Rupee holds firm on dollar inflows, awaits IMF review and policy decision

The rupee fluctuated within small bands in the interbank market this week

By Our Correspondent
March 03, 2024
A money changer is seen holding currency notes of Pakistan and US dollars. — APP/File

KARACHI: The rupee is expected to trade in a narrow range in the near term, supported by healthy dollar inflows from remittances and exports, as traders await the outcome of the IMF loan review and the central bank’s monetary policy decision later this month.


The rupee fluctuated within small bands in the interbank market this week. It closed at 279.19 on Friday, slightly weaker than 279.11 on Thursday and 279.20 on Monday.

Traders said the rupee is likely to remain stable in the coming weeks as there is no major pressure from the demand side and the supply side is expected to improve due to Ramazan and export proceeds.

The market is closely watching the final review of the $3 billion International Monetary Fund (IMF) loan programme, which is now due, and the monetary policy announcement by the State Bank of Pakistan (SBP), which is expected by the third week of March.

Traders said the IMF review and the monetary policy are the key factors that will determine the rupee’s direction in the medium term.

Tresmark, a financial technology firm, said in a note on Saturday that the swap premiums, which reflect the difference between the spot and forward exchange rates, were at a “fantastic” level, but were expected to soften in the coming week due to the increased probability of a rate cut.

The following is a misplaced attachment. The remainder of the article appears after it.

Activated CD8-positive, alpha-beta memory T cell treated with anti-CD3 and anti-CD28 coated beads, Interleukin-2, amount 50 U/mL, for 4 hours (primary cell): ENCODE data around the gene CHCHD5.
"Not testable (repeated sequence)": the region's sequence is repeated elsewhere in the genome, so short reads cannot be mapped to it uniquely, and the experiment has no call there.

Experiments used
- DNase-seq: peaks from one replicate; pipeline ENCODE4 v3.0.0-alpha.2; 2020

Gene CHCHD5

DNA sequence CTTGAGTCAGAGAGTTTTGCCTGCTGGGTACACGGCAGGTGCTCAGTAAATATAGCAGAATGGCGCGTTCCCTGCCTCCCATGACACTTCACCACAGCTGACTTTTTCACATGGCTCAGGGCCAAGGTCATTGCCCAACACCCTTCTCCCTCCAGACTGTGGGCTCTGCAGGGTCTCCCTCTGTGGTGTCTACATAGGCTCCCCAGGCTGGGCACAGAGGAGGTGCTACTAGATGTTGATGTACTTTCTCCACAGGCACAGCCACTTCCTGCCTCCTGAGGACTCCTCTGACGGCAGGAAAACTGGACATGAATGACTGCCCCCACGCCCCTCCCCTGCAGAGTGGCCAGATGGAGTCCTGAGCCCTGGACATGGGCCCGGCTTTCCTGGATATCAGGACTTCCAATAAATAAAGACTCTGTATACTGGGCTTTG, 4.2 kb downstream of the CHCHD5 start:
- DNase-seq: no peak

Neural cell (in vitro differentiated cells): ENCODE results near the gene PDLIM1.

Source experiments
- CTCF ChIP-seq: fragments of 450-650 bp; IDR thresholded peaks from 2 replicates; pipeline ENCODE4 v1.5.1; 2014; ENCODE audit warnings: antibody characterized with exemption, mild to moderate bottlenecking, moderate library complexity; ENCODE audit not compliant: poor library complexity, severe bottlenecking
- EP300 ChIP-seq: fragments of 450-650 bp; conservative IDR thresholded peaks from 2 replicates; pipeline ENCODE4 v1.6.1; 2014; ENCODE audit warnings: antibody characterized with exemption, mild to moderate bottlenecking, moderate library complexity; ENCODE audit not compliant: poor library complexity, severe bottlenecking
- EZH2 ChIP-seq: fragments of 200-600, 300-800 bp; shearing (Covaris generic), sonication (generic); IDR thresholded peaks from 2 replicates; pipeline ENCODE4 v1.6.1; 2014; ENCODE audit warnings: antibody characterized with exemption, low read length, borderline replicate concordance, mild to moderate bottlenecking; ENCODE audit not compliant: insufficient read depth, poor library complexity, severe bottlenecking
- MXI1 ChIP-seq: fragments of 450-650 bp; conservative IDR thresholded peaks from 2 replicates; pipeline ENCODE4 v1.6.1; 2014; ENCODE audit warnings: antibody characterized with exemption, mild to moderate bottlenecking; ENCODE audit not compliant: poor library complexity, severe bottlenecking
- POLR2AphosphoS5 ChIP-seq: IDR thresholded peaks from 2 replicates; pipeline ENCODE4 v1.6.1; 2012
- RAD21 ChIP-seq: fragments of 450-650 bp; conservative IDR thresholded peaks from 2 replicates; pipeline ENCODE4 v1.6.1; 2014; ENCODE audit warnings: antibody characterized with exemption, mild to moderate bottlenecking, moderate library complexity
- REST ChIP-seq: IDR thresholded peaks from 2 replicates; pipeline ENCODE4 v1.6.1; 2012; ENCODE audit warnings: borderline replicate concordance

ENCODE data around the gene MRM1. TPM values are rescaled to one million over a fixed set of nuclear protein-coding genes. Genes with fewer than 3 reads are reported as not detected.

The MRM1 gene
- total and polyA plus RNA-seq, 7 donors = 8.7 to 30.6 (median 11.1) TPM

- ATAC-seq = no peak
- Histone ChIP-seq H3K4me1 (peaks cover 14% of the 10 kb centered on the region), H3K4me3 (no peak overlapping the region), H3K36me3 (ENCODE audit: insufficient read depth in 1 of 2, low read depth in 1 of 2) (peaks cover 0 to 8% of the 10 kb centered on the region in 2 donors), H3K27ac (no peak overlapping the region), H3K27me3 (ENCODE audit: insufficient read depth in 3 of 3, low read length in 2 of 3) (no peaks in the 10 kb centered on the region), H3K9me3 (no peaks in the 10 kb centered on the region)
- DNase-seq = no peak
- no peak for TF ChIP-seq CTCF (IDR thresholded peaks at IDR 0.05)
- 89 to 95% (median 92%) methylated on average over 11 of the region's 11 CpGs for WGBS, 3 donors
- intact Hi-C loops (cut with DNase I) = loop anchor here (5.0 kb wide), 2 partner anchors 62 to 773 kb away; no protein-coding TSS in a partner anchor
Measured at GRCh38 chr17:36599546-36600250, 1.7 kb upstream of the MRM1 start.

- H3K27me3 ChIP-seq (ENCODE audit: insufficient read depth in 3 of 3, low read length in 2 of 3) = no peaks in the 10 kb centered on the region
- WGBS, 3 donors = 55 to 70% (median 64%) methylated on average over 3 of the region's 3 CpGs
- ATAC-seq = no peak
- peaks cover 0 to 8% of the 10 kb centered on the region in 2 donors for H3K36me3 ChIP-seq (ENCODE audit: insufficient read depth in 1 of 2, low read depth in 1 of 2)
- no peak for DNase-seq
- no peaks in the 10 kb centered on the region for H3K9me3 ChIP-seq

“We expect USD/PKR to consolidate but largely remain in the 279/281 range. There is ample dollar liquidity and inflows are expected to pick up. Last week we saw a pickup in forward selling by exporters who were mostly interested in the 1 & 2 month tenors,” it added.

Tresmark said everyone has been talking about Pakistan approaching the IMF for a fresh loan programme for the past few weeks. There will not be any more money coming from elsewhere.

“Another concern is the systematic risk of a big borrower going under, at the time of heightened geopolitical risks in the region, so the IMF’s intent is clear - it wants to work with the new government & potentially turn the economy around,” it added.

“We do believe that the IMF will not disrupt the 3rd tranche of the program, as long as it gets some commitment from the incoming government. This will give us enough reserves for the next 3 months."

But the next fresh programme which some people estimate will be approximately $5-8 billion will not be easy to reach and will revolve around cutting the fiscal deficit, doing away with subsidies and loss-making state-owned enterprises and a host of other reforms. While these are needed, in the absence of solid GDP growth, the rebound will be a U shape - long and painful.

Pakistan’s foreign reserves held by the State Bank of Pakistan dropped by $63 million to $7.950 billion as of February 23 due to foreign debt repayments

“We expect the central bank to cut rates in its next monetary policy (most likely at the end of March). The government wants it, the markets want it and the IMF will not resist it if inflation continues its downward trajectory,” Tresmark said.

February consumer price index-based inflation was 23.1 percent, lower than last month's 28.3 percent. The best thing was that it was led by a slowdown in food and core inflation, while energy prices took the shine off.